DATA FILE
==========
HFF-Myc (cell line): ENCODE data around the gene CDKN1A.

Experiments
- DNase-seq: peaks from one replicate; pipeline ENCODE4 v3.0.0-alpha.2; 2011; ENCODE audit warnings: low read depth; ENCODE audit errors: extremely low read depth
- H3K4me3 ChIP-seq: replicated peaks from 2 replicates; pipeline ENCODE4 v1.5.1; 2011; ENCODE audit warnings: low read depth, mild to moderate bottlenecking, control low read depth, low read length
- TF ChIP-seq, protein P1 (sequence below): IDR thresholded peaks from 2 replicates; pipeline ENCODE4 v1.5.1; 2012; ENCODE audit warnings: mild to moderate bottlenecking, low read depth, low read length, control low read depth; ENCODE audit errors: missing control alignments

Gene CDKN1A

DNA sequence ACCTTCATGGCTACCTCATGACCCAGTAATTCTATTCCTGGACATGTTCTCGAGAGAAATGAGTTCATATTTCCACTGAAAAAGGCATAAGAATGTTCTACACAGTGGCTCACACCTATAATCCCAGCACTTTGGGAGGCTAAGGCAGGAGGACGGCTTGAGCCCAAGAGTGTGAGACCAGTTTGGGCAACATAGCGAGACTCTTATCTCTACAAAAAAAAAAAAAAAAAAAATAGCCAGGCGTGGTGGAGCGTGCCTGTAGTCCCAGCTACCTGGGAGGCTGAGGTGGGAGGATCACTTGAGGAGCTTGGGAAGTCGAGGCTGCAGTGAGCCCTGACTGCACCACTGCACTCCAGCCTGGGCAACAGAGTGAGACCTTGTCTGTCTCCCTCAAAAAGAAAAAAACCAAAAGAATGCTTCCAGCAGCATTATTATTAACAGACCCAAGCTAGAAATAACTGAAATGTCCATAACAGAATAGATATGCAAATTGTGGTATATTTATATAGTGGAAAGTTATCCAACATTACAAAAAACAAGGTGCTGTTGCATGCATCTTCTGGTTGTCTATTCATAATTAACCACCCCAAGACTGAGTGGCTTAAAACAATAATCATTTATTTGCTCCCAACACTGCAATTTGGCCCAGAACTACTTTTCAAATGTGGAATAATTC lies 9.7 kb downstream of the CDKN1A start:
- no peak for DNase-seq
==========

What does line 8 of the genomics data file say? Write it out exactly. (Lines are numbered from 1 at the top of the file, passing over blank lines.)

- no peak for DNase-seq